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The Three-State CheckBox

In my previous post I explained why you should use the ‘CustomControl (WPF)’ template from the Add New Item dialog when you want to create a custom control. But of course there’s an exception to this rule! When you only want to make (minor) changes to the functionality of a base control, you don’t always need the stuff that Visual Studio generates for you. That stuff is generated so you can create your own presentation (ControlTemplate) for your control. But what if you only want to change the logic?

Consider the following scenario:

Some people want to use the CheckBox’s ‘Indeterminate’ state as a representation for ‘the user hasn’t made a choice yet’. And if you’re like me, if I click on a checkbox I expect it to go into its Checked state. And if you combine these facts you might find it annoying that when you click on an Indeterminate checkbox, it turns Unchecked, instead of Checked.

Now, can we fix this without all the stuff that Visual Studio generates for you? After all, we don’t want to change the presentation of the checkbox or its states, just the sequence order of the states. The answer is: yes, of course we can!

In this case we don’t use the ‘CustomControl’ template, but we just add a new Class to our project. Taking this road, we don’t have the automatically generated static constructor with the DefaultStyleKey override in our class, but that’s fine, because in our scenario we explicitly don’t want an override to tell WPF to use a custom control template. We just want the standard control template to be used.

Now we only have to make our class inherit from the standard CheckBox and implement our modification:

public class CustomThreeStateCheckBox : CheckBox
{
    public CustomThreeStateCheckBox()
    {
        // Always start in the 'Indeterminate' state
        base.IsChecked = null;
    }

    protected override void OnToggle()
    {
        // Change the sequence from: Unchecked - Checked - Indeterminate
        // to: Indeterminate - Checked - Unchecked
        if (this.IsChecked == false)
        {
            this.IsChecked = this.IsThreeState ? null : ((bool?)true);
        }
        else
        {
            this.IsChecked = new bool?(!this.IsChecked.HasValue);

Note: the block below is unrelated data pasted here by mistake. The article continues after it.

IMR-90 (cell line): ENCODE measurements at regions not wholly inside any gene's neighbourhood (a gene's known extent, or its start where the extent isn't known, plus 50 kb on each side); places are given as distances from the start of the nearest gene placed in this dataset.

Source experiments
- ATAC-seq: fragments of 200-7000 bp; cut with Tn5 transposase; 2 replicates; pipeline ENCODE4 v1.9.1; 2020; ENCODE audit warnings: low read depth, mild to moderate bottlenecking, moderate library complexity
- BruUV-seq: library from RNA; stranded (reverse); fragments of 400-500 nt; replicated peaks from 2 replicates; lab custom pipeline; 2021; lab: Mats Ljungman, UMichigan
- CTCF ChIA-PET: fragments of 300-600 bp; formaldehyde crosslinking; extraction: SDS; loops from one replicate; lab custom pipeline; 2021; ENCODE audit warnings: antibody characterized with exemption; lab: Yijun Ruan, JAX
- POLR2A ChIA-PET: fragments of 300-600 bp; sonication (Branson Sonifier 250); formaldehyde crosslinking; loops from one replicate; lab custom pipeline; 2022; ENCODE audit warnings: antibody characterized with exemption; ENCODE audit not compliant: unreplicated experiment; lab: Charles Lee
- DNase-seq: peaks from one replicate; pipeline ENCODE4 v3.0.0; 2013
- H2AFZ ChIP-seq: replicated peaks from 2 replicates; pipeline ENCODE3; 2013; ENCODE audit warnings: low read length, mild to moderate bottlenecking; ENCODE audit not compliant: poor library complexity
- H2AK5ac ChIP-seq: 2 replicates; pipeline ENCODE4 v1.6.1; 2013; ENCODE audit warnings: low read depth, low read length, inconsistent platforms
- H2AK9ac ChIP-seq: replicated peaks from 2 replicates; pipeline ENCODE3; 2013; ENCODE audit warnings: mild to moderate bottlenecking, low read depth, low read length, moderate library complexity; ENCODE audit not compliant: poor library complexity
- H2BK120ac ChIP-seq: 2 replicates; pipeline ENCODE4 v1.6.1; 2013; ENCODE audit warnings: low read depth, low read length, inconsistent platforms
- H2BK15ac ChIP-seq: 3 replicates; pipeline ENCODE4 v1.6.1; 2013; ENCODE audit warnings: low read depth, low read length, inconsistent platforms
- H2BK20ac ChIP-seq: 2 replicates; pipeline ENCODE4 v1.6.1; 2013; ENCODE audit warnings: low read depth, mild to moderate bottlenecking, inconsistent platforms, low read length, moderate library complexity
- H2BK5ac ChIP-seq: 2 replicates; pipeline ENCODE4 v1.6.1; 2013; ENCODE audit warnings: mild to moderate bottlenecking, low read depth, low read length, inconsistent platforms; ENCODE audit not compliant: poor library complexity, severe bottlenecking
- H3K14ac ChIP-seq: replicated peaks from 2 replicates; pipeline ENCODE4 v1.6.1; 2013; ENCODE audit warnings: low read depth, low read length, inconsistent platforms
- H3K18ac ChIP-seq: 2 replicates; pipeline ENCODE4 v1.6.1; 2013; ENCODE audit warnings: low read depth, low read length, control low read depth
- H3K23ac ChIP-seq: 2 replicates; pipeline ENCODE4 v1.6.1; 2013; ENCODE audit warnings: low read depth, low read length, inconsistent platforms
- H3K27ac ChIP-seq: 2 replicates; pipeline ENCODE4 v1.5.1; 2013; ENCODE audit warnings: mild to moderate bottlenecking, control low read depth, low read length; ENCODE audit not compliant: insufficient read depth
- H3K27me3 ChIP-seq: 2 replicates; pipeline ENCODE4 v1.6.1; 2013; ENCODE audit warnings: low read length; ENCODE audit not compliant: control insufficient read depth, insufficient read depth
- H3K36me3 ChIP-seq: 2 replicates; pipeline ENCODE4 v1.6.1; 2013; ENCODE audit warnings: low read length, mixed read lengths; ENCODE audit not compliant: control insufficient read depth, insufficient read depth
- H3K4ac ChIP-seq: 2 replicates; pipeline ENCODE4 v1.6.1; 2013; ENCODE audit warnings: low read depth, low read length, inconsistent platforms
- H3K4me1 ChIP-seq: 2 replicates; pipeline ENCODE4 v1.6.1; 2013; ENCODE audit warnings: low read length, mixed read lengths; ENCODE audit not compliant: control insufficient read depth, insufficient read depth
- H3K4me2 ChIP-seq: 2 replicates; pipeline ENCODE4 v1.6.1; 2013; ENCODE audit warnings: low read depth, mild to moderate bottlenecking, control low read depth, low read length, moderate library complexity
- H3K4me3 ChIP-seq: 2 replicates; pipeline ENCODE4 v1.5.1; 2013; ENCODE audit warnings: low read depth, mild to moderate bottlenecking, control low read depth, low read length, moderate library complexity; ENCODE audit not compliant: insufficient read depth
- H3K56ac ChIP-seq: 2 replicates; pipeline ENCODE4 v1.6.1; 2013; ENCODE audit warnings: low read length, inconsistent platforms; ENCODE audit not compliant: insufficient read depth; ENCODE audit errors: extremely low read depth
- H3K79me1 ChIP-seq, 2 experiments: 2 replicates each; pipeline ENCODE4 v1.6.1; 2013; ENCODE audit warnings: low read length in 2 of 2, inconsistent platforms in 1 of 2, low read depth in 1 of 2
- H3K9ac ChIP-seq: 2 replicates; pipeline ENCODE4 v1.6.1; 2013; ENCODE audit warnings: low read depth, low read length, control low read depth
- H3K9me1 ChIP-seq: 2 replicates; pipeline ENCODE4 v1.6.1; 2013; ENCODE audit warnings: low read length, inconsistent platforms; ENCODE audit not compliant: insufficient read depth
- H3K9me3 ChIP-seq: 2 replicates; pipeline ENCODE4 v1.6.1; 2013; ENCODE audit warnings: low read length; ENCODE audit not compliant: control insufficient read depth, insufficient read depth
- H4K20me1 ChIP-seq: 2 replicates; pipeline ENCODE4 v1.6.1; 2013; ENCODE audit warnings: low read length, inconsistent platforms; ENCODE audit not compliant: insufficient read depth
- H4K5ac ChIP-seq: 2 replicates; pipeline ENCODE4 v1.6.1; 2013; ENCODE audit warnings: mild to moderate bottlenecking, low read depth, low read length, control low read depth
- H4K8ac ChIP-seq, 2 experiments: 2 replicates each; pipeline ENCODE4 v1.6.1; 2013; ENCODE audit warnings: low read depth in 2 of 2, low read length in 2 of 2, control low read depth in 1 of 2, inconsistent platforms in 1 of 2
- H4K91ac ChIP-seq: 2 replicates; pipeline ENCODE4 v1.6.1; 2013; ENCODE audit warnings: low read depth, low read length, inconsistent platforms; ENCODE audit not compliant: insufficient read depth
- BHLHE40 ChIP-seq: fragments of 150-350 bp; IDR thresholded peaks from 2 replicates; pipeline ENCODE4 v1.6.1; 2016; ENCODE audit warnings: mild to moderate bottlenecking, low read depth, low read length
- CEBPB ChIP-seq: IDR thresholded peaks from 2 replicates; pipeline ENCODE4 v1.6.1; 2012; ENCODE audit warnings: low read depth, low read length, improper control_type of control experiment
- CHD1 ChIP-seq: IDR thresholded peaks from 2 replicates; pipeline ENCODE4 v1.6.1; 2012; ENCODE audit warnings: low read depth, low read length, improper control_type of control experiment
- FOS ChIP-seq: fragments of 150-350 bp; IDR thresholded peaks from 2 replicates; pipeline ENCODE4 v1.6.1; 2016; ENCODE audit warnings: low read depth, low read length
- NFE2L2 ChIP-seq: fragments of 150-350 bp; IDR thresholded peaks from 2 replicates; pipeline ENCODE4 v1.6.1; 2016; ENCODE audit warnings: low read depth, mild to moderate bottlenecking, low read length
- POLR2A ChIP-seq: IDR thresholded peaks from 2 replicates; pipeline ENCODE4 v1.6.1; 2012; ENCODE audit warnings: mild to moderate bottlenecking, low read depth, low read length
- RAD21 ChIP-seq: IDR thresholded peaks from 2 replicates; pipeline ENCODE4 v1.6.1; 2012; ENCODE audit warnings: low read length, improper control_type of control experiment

}
    }
}

Another example of a ‘semi-custom’ control could be a numeric TextBox. If you just want to ignore any character that cannot be parsed to a double, this simple class might be all you need:

public class NumericTextBox : TextBox
{
    protected override void OnPreviewTextInput(System.Windows.Input.TextCompositionEventArgs e)
    {
        // Ignore any character that fails to parse to a double
        double value;
        if (!Double.TryParse(e.Text, out value))
            e.Handled = true;
        base.OnPreviewTextInput(e);
    }
}

The advantage of these kinds of custom controls is that it’s less work and they will respect the Windows theme your application is running in, without having to create several different theme-styles for them.

So, every time you’re about to create a custom control, take the time to check if you really need a new control template, because it’s time well spent!

Download source code.

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  1. Mathew
    November 5, 2009 at 10:49 pm

    Not about this post… but just a comment for you…
    Your post here http://social.msdn.microsoft.com/Forums/en/wpf/thread/53159ee5-e82b-4b51-a6cd-e698887c5cc6 saved me… I couldn’t figure out why my virtualization of an itemcontrol was not working. I really thank you for sharing your knowledge of WPF. I greatly appreciate it.

    Thanks again.
    Matt

    • November 6, 2009 at 9:25 am

      Hi Matt, thanks for letting me know! And also for checking out my blog 🙂

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